Senator John McCain (R-AZ) complains about Obama's approach to ISIS. Problem is, McCain is in kind of a bind. On the one hand, Iran is acting against ISIS on the ground in Iraq. ISIS is a truly awful, terrible outfit that commits atrocities. We're conducting active hostilities against them, bombing them very frequently. Iran is the entity we're negotiating with about their not-yet-built nuclear weapon and is supporting many not-friends in the Middle East. Iran is also actively conducting hostilities against ISIS (A point that Senator Marco Rubio (R-FL) appeared to be very confused on a while ago). McCain wishes to replace Iran in Iraq with American “boots on the ground,” but Americans are very unenthusiastic about getting back into a war in Iraq. A Quinnipiac University poll (18-22 Nov 2014) asked respondents: "Do you think the United States military should have combat troops on the ground in Iraq or not?" The response was that only 37% of the public is in favor of that, 55% said no.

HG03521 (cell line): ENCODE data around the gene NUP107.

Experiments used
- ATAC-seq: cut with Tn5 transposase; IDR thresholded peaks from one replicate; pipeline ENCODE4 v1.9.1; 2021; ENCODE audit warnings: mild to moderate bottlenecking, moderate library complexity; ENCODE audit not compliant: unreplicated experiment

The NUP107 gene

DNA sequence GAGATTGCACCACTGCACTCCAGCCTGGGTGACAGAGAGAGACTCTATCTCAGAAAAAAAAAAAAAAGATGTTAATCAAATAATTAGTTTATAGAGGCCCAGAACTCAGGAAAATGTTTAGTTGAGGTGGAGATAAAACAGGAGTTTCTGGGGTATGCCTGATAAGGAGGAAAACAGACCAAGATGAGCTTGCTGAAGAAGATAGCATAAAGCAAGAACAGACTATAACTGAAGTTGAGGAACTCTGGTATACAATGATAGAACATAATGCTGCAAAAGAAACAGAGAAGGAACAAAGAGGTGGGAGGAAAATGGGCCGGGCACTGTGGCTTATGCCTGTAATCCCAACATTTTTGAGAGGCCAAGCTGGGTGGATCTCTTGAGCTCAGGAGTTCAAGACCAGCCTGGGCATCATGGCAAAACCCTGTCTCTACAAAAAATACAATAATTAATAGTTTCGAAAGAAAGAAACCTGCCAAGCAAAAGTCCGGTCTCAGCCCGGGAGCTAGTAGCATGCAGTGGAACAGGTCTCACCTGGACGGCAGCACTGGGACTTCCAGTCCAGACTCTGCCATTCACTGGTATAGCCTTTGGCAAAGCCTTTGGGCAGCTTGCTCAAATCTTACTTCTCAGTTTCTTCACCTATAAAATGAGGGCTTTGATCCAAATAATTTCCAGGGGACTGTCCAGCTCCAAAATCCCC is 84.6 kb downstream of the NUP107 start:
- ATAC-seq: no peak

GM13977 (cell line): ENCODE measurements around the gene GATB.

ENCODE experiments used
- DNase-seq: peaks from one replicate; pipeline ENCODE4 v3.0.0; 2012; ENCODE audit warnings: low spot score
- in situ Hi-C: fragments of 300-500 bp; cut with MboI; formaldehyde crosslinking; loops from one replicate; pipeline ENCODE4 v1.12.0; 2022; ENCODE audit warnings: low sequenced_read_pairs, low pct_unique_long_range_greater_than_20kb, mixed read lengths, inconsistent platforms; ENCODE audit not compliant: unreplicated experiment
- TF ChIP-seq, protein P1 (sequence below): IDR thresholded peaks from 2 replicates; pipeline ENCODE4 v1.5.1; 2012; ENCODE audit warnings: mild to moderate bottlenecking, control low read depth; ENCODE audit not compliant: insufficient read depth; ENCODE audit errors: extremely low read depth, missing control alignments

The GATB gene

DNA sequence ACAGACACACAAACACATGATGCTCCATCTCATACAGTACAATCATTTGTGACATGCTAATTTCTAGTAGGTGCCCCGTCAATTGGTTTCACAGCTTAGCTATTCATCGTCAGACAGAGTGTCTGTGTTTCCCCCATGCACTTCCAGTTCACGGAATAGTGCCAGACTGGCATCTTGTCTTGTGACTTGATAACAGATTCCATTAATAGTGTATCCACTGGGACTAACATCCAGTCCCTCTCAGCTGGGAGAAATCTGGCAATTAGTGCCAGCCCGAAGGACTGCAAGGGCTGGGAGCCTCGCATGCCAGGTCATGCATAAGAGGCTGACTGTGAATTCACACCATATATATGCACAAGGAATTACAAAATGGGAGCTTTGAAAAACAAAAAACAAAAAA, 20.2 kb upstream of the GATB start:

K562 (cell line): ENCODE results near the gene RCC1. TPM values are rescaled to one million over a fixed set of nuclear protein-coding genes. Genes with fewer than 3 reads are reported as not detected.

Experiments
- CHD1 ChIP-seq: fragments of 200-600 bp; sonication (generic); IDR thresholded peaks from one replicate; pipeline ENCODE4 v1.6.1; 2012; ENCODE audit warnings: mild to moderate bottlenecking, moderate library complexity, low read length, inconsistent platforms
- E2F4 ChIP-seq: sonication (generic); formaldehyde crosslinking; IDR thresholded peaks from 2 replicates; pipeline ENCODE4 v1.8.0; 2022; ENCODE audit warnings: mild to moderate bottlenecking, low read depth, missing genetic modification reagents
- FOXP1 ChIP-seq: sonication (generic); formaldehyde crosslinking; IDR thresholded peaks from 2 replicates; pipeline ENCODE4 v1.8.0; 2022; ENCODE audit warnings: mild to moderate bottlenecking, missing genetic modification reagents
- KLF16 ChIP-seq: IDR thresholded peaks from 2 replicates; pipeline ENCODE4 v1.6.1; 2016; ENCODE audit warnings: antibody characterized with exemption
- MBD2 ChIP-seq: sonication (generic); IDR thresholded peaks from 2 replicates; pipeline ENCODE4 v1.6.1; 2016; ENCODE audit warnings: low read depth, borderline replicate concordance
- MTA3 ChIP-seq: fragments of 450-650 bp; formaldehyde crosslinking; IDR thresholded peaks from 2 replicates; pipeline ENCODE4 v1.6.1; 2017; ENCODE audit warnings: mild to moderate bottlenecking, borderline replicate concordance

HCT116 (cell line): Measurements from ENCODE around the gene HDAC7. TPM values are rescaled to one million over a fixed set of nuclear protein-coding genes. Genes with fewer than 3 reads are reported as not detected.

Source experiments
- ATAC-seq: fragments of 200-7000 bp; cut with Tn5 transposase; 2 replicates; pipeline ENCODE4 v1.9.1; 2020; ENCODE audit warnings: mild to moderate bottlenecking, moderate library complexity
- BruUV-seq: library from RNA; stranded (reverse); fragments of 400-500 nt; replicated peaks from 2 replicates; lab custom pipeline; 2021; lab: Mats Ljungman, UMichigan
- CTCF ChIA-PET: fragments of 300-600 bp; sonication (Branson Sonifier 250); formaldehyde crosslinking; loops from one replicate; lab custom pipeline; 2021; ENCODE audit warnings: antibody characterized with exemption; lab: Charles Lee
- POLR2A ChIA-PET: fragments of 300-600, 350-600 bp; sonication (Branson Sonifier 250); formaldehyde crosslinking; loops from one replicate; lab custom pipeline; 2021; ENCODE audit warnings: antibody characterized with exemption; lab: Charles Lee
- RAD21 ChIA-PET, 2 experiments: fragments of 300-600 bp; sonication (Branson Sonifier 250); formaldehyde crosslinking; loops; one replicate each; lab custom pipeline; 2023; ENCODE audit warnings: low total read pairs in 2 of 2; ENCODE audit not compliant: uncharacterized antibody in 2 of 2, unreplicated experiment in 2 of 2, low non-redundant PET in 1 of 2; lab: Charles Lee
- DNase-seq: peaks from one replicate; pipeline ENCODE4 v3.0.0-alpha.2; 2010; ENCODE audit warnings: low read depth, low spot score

Speaker of the House John Boehner is also very unhappy and is also in a bind. He's very unhappy with the draft AUMF that President Obama has proposed for authorizing a war against ISIS. Also, “For years, Boehner and other GOP leaders have complained that Obama is an out-of-control tyrant, hell-bent on ignoring the Constitution and amassing excessive power in the executive.” So, Boehner's statement on the situation is: “President Obama should scrap his war powers request to fight Islamic terrorists and go back to the drawing board, Speaker John Boehner (R-Ohio) said Tuesday.”